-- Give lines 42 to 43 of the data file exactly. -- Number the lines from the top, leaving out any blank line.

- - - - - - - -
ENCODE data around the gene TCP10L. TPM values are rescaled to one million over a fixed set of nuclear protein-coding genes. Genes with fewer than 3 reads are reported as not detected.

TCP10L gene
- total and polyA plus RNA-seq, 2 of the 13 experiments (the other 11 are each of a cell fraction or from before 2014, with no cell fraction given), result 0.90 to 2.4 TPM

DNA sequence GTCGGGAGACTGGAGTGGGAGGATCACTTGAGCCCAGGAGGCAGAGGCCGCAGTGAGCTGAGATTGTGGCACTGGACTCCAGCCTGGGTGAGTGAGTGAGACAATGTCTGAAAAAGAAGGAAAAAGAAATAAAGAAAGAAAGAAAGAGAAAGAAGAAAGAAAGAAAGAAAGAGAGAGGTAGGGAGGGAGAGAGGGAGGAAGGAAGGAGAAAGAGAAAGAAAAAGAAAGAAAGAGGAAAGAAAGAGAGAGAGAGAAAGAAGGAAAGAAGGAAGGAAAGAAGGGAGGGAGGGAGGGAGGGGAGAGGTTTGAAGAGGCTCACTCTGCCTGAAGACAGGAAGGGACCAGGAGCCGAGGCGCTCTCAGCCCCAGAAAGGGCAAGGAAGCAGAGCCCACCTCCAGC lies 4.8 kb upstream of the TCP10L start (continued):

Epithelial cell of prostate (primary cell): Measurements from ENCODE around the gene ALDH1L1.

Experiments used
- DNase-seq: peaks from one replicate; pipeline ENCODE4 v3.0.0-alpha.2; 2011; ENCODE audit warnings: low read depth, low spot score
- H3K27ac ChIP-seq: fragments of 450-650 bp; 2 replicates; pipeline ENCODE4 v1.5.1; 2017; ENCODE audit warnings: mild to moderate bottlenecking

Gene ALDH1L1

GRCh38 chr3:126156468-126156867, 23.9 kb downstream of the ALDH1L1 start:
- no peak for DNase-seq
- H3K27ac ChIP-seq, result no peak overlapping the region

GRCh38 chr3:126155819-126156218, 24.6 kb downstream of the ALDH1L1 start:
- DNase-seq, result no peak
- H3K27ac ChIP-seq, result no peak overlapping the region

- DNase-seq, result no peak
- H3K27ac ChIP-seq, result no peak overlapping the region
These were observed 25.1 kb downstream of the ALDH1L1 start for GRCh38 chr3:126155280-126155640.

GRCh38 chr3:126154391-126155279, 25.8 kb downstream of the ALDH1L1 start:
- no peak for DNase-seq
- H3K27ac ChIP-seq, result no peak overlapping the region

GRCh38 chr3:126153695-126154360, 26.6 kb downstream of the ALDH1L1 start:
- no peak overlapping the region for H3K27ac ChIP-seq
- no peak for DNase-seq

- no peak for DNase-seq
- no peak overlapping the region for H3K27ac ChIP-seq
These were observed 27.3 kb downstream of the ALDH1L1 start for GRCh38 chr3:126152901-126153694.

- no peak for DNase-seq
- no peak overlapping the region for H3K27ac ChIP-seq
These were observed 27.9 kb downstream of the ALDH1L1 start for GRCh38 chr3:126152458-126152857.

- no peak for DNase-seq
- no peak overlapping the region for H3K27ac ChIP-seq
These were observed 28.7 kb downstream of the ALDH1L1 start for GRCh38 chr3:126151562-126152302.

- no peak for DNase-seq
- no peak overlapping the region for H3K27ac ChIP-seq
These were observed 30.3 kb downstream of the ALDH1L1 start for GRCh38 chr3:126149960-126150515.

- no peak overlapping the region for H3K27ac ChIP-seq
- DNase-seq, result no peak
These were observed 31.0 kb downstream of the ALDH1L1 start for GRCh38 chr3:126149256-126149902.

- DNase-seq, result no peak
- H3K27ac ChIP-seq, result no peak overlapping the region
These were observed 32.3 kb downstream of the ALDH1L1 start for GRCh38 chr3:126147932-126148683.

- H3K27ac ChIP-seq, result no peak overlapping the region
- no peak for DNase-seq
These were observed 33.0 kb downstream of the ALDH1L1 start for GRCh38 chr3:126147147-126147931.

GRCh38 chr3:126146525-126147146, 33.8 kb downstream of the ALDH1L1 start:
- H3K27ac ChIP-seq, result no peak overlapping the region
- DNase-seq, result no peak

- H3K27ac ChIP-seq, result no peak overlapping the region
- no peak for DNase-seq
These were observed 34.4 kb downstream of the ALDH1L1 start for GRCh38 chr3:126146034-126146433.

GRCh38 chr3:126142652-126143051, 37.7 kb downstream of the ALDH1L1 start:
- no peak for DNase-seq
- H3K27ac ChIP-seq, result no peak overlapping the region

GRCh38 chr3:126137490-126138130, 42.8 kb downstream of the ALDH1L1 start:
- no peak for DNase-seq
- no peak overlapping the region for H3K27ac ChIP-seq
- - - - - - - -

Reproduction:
These were observed 32.3 kb downstream of the ALDH1L1 start for GRCh38 chr3:126147932-126148683.

- H3K27ac ChIP-seq, result no peak overlapping the region